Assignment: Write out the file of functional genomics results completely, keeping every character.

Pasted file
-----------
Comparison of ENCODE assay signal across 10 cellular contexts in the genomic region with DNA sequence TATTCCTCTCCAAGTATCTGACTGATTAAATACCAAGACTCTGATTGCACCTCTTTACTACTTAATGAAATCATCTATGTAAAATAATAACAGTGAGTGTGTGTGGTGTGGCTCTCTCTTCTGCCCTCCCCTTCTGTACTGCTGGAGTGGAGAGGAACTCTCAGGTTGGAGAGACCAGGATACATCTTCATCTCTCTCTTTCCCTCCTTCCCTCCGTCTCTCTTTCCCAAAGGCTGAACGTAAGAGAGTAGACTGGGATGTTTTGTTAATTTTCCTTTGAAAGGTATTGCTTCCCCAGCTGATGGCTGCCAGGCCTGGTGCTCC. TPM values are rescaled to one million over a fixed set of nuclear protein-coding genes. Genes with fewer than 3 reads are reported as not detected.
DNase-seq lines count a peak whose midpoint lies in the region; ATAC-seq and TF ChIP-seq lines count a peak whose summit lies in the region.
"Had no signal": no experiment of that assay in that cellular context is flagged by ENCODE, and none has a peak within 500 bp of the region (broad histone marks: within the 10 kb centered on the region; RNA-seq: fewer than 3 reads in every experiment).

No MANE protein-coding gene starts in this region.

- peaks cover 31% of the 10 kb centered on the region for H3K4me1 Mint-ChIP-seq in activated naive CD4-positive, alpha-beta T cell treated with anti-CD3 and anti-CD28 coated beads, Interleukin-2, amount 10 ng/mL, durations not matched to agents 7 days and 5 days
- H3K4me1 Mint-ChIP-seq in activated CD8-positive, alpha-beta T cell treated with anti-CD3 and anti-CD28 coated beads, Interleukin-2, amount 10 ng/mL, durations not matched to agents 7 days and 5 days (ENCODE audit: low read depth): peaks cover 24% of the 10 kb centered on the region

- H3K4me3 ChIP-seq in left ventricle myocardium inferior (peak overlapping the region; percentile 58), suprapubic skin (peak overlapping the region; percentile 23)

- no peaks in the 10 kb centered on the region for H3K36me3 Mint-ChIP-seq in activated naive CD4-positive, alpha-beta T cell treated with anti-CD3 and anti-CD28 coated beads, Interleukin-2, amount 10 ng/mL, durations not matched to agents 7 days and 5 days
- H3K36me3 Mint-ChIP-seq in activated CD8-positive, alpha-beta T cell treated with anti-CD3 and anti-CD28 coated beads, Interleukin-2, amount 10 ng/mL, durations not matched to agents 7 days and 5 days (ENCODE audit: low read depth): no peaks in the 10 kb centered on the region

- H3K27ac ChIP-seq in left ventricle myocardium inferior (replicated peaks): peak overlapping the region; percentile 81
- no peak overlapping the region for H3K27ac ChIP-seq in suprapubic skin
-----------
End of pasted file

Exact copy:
Comparison of ENCODE assay signal across 10 cellular contexts in the genomic region with DNA sequence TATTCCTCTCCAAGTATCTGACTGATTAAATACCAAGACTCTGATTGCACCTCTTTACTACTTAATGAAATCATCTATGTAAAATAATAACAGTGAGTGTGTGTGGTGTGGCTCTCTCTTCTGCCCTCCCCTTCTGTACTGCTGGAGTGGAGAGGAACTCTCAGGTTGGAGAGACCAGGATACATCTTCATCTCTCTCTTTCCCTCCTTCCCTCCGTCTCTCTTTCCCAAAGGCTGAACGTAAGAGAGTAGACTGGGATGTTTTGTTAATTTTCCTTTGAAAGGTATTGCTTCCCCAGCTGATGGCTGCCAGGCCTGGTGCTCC. TPM values are rescaled to one million over a fixed set of nuclear protein-coding genes. Genes with fewer than 3 reads are reported as not detected.
DNase-seq lines count a peak whose midpoint lies in the region; ATAC-seq and TF ChIP-seq lines count a peak whose summit lies in the region.
"Had no signal": no experiment of that assay in that cellular context is flagged by ENCODE, and none has a peak within 500 bp of the region (broad histone marks: within the 10 kb centered on the region; RNA-seq: fewer than 3 reads in every experiment).

No MANE protein-coding gene starts in this region.

- peaks cover 31% of the 10 kb centered on the region for H3K4me1 Mint-ChIP-seq in activated naive CD4-positive, alpha-beta T cell treated with anti-CD3 and anti-CD28 coated beads, Interleukin-2, amount 10 ng/mL, durations not matched to agents 7 days and 5 days
- H3K4me1 Mint-ChIP-seq in activated CD8-positive, alpha-beta T cell treated with anti-CD3 and anti-CD28 coated beads, Interleukin-2, amount 10 ng/mL, durations not matched to agents 7 days and 5 days (ENCODE audit: low read depth): peaks cover 24% of the 10 kb centered on the region

- H3K4me3 ChIP-seq in left ventricle myocardium inferior (peak overlapping the region; percentile 58), suprapubic skin (peak overlapping the region; percentile 23)

- no peaks in the 10 kb centered on the region for H3K36me3 Mint-ChIP-seq in activated naive CD4-positive, alpha-beta T cell treated with anti-CD3 and anti-CD28 coated beads, Interleukin-2, amount 10 ng/mL, durations not matched to agents 7 days and 5 days
- H3K36me3 Mint-ChIP-seq in activated CD8-positive, alpha-beta T cell treated with anti-CD3 and anti-CD28 coated beads, Interleukin-2, amount 10 ng/mL, durations not matched to agents 7 days and 5 days (ENCODE audit: low read depth): no peaks in the 10 kb centered on the region

- H3K27ac ChIP-seq in left ventricle myocardium inferior (replicated peaks): peak overlapping the region; percentile 81
- no peak overlapping the region for H3K27ac ChIP-seq in suprapubic skin